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Angiotensin II acting on brain AT 1 receptors induces adrenaline secretion and pressor responses in the rat

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ABSTRACT

Angiotensin II (AngII) plays important roles in the regulation of cardiovascular function. Both peripheral and central actions of AngII are involved in this regulation, but mechanisms of the latter actions as a neurotransmitter/neuromodulator within the brain are still unclear. Here we show that (1) intracerebroventricularly (i.c.v.) administered AngII in urethane-anesthetized male rats elevates plasma adrenaline derived from the adrenal medulla but not noradrenaline with valsartan- (AT1 receptor blocker) sensitive brain mechanisms, (2) peripheral AT1 receptors are not involved in the AngII-induced elevation of plasma adrenaline, although AngII induces both noradrenaline and adrenaline secretion from bovine adrenal medulla cells, and (3) i.c.v. administered AngII elevates blood pressure but not heart rate with the valsartan-sensitive mechanisms. From these results, i.c.v. administered AngII acts on brain AT1 receptors, thereby inducing the secretion of adrenaline and pressor responses. We propose that the central angiotensinergic system can activate central adrenomedullary outflow and modulate blood pressure.

No MeSH data available.


Effect of AngII on secretion of noradrenaline and adrenaline from cultured bovine adrenal chromaffin cells.Cells were incubated with (3.3 or 10 μM) or without (None) indicated concentrations of AngII for up to 120 min at 37°C. Subsequently, both noradrenaline (a) and adrenaline (b) secreted spontaneously in the incubation medium were measured by HPLC. Data represent the mean ± s.e.m. *P < 0.05, when compared to the “None” group with an unpaired Student's t-test.
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f4: Effect of AngII on secretion of noradrenaline and adrenaline from cultured bovine adrenal chromaffin cells.Cells were incubated with (3.3 or 10 μM) or without (None) indicated concentrations of AngII for up to 120 min at 37°C. Subsequently, both noradrenaline (a) and adrenaline (b) secreted spontaneously in the incubation medium were measured by HPLC. Data represent the mean ± s.e.m. *P < 0.05, when compared to the “None” group with an unpaired Student's t-test.

Mentions: In comparison with the control group, the AngII- (3.3 or 10 μM) treated group showed significant increments of spontaneous secretion of NA and Ad from the cultured bovine adrenal chromaffin cells at 60, 90 and 120 min after administration (Figure 4a and 4b). The degree of increments in Ad was larger than those in NA (Figure 4a and 4b).


Angiotensin II acting on brain AT 1 receptors induces adrenaline secretion and pressor responses in the rat
Effect of AngII on secretion of noradrenaline and adrenaline from cultured bovine adrenal chromaffin cells.Cells were incubated with (3.3 or 10 μM) or without (None) indicated concentrations of AngII for up to 120 min at 37°C. Subsequently, both noradrenaline (a) and adrenaline (b) secreted spontaneously in the incubation medium were measured by HPLC. Data represent the mean ± s.e.m. *P < 0.05, when compared to the “None” group with an unpaired Student's t-test.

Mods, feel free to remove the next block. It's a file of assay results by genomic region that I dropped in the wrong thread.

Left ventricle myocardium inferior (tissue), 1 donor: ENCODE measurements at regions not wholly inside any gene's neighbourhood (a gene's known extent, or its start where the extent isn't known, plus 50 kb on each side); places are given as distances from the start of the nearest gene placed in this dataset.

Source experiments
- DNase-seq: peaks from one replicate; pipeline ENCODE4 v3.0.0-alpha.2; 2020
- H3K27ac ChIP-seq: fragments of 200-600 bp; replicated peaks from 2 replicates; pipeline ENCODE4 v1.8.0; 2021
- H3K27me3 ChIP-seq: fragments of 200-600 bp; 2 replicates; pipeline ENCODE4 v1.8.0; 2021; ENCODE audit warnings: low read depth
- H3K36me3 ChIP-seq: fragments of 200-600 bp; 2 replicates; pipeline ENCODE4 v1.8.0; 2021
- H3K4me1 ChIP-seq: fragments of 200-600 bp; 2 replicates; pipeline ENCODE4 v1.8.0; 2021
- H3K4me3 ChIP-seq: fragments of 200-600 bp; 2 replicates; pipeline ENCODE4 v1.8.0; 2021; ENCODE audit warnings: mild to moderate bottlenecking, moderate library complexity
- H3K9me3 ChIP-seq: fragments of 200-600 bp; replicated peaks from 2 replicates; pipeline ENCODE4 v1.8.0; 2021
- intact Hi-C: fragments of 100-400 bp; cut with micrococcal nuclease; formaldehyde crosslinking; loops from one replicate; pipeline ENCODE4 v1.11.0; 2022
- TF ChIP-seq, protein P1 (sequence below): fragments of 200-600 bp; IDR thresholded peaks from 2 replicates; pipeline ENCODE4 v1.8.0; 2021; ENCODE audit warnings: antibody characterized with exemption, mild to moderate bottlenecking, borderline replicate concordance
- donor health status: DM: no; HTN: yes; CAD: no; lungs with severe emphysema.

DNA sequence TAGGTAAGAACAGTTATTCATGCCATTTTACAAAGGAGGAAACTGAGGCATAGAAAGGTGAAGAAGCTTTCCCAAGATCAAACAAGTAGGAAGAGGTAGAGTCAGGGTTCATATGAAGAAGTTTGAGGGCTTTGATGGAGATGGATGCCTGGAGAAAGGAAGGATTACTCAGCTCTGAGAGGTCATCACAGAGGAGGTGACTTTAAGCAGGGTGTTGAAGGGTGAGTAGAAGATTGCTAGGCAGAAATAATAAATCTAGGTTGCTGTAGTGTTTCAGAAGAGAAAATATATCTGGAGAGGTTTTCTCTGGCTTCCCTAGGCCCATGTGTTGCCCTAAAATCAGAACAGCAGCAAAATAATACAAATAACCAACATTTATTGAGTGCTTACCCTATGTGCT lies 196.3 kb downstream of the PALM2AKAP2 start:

© Copyright Policy - open-access
Related In: Results  -  Collection

License
Show All Figures
getmorefigures.php?uid=PMC5384216&req=5

f4: Effect of AngII on secretion of noradrenaline and adrenaline from cultured bovine adrenal chromaffin cells.Cells were incubated with (3.3 or 10 μM) or without (None) indicated concentrations of AngII for up to 120 min at 37°C. Subsequently, both noradrenaline (a) and adrenaline (b) secreted spontaneously in the incubation medium were measured by HPLC. Data represent the mean ± s.e.m. *P < 0.05, when compared to the “None” group with an unpaired Student's t-test.
Mentions: In comparison with the control group, the AngII- (3.3 or 10 μM) treated group showed significant increments of spontaneous secretion of NA and Ad from the cultured bovine adrenal chromaffin cells at 60, 90 and 120 min after administration (Figure 4a and 4b). The degree of increments in Ad was larger than those in NA (Figure 4a and 4b).

View Article: PubMed Central - PubMed

ABSTRACT

Angiotensin II (AngII) plays important roles in the regulation of cardiovascular function. Both peripheral and central actions of AngII are involved in this regulation, but mechanisms of the latter actions as a neurotransmitter/neuromodulator within the brain are still unclear. Here we show that (1) intracerebroventricularly (i.c.v.) administered AngII in urethane-anesthetized male rats elevates plasma adrenaline derived from the adrenal medulla but not noradrenaline with valsartan- (AT1 receptor blocker) sensitive brain mechanisms, (2) peripheral AT1 receptors are not involved in the AngII-induced elevation of plasma adrenaline, although AngII induces both noradrenaline and adrenaline secretion from bovine adrenal medulla cells, and (3) i.c.v. administered AngII elevates blood pressure but not heart rate with the valsartan-sensitive mechanisms. From these results, i.c.v. administered AngII acts on brain AT1 receptors, thereby inducing the secretion of adrenaline and pressor responses. We propose that the central angiotensinergic system can activate central adrenomedullary outflow and modulate blood pressure.

No MeSH data available.